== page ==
Wilson is the third film to be based on a graphic novel by Daniel Clowes. Clowes was responsible for Ghost World and Art School Confidential, both of which were made into films. The former still maintains a cult following, and the latter wasn’t so great, but it still holds that unique outsider worldview that coats all of Clowes’s graphic novels. Fans of his work are going to appreciate Wilson for its effort, but viewers unfamiliar with his oeuvre are going to think this is some silly indie about a cranky old white guy.
The film fuddles around for the first quarter of an hour following Wilson through his day-to-day interactions. Wilson (Woody Harrelson) doesn’t really have anyone. He lives alone, has a dog, but no apparent job. In fact, when other people discuss their jobs, he’s fast to become bored, putting on snores and begging them to tell him what’s “Really going on.” But it’s never really disclosed what he does for a living, if anything. His apartment is cluttered with towers of paperback novels. Is he some kind of hack writer? At one point, he mentions his father wrote a book on Melville that was highly regarded. Is he is living off the royalties?
Through a chance encounter, this sad sack discovers his ex-wife, Pippi (Laura Dern), is back living in the area working as a waitress at a country club. Strung out after years of drug abuse, and with nowhere else to turn, Pippi forms a last-resort relationship with Wilson. After a drunken night together, she reveals to him the child he thought she aborted nearly two decades ago was actually given up for adoption. As the two embark on a mission to find the child, hilarity is supposed to ensue. Right?
Sometimes comedies take a while to get going, but this one never picks up speed. The moments that are supposed to be funny fall with a thud. The film is filled with scenes where Wilson encroaches on strangers, starting off like he’s just making small talk before he suddenly unloads his personal problems and gripes about the world. It happens so many times that the audience begins to see them coming. An outside cafe? Wilson is going to ask to sit at someone’s table. A commuter asleep on a train car? Wilson will wake him up and force him into a conversation the stranger doesn’t want to have. That guy at the other end of the row of urinals? You bet Wilson is going to sidle up to him.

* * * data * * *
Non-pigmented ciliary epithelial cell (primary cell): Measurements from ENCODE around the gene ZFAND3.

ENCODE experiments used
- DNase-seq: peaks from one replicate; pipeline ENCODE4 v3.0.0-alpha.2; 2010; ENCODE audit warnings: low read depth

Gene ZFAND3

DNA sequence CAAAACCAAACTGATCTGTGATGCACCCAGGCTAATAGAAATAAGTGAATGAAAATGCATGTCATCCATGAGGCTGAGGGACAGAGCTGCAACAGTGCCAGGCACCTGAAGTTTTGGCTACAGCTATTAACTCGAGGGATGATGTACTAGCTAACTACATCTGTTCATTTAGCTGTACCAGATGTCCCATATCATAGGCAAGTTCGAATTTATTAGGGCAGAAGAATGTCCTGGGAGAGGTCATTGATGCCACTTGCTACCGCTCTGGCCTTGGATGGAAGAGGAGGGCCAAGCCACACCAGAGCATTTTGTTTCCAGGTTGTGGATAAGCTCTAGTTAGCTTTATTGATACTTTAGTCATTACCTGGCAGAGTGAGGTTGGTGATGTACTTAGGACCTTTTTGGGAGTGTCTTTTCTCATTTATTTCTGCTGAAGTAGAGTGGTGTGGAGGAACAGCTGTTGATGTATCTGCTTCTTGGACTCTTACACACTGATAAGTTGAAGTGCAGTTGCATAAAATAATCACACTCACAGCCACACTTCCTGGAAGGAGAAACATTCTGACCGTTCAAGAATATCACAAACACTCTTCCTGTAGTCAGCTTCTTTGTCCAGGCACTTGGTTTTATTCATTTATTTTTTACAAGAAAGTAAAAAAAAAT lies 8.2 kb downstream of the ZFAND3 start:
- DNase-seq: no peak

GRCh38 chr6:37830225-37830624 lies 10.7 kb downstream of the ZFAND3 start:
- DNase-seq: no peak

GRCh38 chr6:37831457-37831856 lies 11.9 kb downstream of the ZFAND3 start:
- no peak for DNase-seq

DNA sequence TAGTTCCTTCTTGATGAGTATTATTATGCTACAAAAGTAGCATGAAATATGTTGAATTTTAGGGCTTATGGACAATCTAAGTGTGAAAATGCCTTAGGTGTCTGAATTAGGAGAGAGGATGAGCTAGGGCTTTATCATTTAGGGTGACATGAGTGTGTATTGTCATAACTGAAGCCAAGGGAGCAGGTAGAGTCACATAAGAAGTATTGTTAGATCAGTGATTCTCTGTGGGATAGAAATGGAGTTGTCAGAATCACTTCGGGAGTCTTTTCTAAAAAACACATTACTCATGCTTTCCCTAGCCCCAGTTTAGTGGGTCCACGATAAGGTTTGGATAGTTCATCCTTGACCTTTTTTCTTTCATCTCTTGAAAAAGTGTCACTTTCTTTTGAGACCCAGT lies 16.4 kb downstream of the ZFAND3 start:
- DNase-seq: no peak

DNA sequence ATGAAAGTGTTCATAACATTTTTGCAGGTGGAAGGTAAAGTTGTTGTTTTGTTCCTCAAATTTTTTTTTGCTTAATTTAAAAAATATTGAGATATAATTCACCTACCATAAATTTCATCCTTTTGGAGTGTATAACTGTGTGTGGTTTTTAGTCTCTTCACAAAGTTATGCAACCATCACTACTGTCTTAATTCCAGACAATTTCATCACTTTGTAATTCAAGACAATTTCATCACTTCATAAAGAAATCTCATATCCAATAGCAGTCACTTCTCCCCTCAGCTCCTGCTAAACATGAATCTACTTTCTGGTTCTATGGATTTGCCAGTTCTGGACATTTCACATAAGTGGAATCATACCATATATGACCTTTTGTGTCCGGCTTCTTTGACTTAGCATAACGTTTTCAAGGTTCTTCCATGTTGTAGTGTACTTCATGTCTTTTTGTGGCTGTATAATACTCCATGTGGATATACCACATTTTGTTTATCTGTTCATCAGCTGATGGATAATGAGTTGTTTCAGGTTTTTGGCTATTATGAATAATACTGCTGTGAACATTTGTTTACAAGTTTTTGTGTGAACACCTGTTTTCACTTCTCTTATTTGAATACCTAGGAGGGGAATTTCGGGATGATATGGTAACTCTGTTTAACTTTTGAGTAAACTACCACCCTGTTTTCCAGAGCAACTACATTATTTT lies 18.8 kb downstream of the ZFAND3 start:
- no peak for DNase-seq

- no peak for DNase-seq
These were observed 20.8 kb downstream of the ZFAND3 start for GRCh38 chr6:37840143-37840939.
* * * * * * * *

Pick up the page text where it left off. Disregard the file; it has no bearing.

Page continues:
Once the couple’s daughter, Claire, comes into the picture, the movie should have started sizzling. Played by newcomer Isabella Amara, Claire, the couple’s lost child, turns out to be a plus-sized young woman with dyed-black hair and glasses and definitely not an apple that fell far from the Wilson-Pippi tree. Raised by an upper-class couple as an afterthought, Claire is ostracized by her peers, and she seems to be heading toward a lonesome existence just like her biological father. While it is refreshing to add another viewpoint to shed light on this erstwhile couple’s shortcomings, the relationships between ma, pa, and newfound daughter don’t really go all the way to reveal anything new about them.
Dern’s Pippi is a middle-aged woman looking back on three-plus decades of addiction and picking the wrong men. Maybe because her backstory is a little more fleshed out, her character is actually more intriguing than Wilson’s. However, Dern ends up having only one scene that she doesn’t have to share with Harrelson yammering on and stealing the focus. Anytime the film seems like it’s going to delve into one of the other characters, it ditches opportunities and instead pulls the focus back to Wilson. What about Claire’s story? We’re given only snippets. She does go through a transformation, and Amara is a formidable actress, but, again, everything about this film services the story of Wilson.
Wilson is like an over-the-hill, sobered-up Roy Munson, whom Harrelson played in the 1996 Farrelly brothers’ comedy Kingpin, where Harrelson played a small Iowa town bowling hero. Having been promised the world with his talent, he let it fly away from him, resulting in years of drunken degradation. There are parallels between Wilson and Munson, only the comedy worked so much better in Kingpin, probably because that film allowed itself to go so low with its characters. Munson had everything to be bitter about. Harrelson had scorn on his face throughout; in Wilson, he’s, maybe, awaiting better direction? The problem with the jokes in Wilson is the tragedy befallen this aging man just isn’t terrible enough. Of course, it’s hard being single. Getting old is a pain, and the rapid advancements of technology are a constant annoyance. It’s easy to empathize with Wilson. What’s difficult is feeling sorry for him.
Director Craig Johnson also made The Skeleton Twins, which tried to tackle high drama with a comedic cast but ended up not working out so well. Here he had a rich resource in the work of Daniel Clowes, who also wrote the screenplay. Clowes’s unique, off-kilter vision is something that very few (Terry Zwigoff) are able to bring to life onscreen. Johnson has a great cast and a great writer, but this Wilson is better off cast away.